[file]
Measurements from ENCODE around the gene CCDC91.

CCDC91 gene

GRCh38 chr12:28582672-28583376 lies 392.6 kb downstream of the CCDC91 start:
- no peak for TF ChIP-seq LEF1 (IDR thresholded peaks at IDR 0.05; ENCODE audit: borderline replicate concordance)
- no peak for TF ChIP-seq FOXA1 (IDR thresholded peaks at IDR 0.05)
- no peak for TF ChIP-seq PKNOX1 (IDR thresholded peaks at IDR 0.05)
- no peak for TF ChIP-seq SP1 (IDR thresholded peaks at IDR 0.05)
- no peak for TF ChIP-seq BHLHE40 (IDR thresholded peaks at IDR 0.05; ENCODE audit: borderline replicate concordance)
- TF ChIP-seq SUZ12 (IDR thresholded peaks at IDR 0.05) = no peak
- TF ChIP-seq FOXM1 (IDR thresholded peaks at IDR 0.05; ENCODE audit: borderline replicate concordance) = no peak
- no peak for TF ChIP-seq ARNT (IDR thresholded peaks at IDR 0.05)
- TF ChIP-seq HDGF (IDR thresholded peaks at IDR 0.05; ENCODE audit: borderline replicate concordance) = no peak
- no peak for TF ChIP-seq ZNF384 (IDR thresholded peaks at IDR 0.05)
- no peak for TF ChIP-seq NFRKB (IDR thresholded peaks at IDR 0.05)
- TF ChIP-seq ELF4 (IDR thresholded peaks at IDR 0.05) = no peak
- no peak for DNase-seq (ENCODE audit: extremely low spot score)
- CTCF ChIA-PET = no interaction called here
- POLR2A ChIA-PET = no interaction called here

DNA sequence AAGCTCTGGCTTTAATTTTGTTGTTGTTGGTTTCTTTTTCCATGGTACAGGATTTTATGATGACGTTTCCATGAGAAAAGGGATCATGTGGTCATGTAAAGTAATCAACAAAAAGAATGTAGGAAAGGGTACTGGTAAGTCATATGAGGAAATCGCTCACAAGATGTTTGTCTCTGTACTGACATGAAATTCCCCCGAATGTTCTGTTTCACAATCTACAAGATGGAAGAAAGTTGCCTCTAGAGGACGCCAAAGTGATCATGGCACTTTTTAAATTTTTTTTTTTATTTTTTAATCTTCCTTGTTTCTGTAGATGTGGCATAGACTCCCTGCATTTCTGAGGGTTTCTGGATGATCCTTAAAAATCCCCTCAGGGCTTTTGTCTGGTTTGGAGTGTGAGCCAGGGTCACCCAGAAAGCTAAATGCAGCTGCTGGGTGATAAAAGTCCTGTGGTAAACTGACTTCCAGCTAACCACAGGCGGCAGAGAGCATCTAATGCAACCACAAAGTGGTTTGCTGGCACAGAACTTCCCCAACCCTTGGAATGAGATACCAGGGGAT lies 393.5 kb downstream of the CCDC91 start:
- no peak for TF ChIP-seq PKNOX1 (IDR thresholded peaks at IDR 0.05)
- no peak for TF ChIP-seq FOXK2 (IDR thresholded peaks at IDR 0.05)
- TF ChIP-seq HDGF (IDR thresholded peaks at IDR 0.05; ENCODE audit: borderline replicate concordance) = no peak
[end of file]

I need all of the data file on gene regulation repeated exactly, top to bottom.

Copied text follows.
Measurements from ENCODE around the gene CCDC91.

CCDC91 gene

GRCh38 chr12:28582672-28583376 lies 392.6 kb downstream of the CCDC91 start:
- no peak for TF ChIP-seq LEF1 (IDR thresholded peaks at IDR 0.05; ENCODE audit: borderline replicate concordance)
- no peak for TF ChIP-seq FOXA1 (IDR thresholded peaks at IDR 0.05)
- no peak for TF ChIP-seq PKNOX1 (IDR thresholded peaks at IDR 0.05)
- no peak for TF ChIP-seq SP1 (IDR thresholded peaks at IDR 0.05)
- no peak for TF ChIP-seq BHLHE40 (IDR thresholded peaks at IDR 0.05; ENCODE audit: borderline replicate concordance)
- TF ChIP-seq SUZ12 (IDR thresholded peaks at IDR 0.05) = no peak
- TF ChIP-seq FOXM1 (IDR thresholded peaks at IDR 0.05; ENCODE audit: borderline replicate concordance) = no peak
- no peak for TF ChIP-seq ARNT (IDR thresholded peaks at IDR 0.05)
- TF ChIP-seq HDGF (IDR thresholded peaks at IDR 0.05; ENCODE audit: borderline replicate concordance) = no peak
- no peak for TF ChIP-seq ZNF384 (IDR thresholded peaks at IDR 0.05)
- no peak for TF ChIP-seq NFRKB (IDR thresholded peaks at IDR 0.05)
- TF ChIP-seq ELF4 (IDR thresholded peaks at IDR 0.05) = no peak
- no peak for DNase-seq (ENCODE audit: extremely low spot score)
- CTCF ChIA-PET = no interaction called here
- POLR2A ChIA-PET = no interaction called here

DNA sequence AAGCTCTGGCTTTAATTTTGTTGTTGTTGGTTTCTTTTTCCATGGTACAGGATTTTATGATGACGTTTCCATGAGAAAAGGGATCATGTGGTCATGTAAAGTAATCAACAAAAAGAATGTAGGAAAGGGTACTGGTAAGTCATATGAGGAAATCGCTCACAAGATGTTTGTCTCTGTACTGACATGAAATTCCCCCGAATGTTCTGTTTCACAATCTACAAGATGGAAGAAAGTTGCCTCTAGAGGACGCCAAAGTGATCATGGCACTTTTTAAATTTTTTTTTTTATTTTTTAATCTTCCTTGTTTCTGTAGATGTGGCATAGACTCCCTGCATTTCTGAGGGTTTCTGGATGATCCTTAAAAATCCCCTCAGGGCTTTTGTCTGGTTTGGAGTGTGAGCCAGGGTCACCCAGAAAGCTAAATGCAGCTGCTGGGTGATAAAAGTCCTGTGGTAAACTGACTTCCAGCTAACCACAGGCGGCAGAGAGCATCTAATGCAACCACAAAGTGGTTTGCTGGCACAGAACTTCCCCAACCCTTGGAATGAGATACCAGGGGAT lies 393.5 kb downstream of the CCDC91 start:
- no peak for TF ChIP-seq PKNOX1 (IDR thresholded peaks at IDR 0.05)
- no peak for TF ChIP-seq FOXK2 (IDR thresholded peaks at IDR 0.05)
- TF ChIP-seq HDGF (IDR thresholded peaks at IDR 0.05; ENCODE audit: borderline replicate concordance) = no peak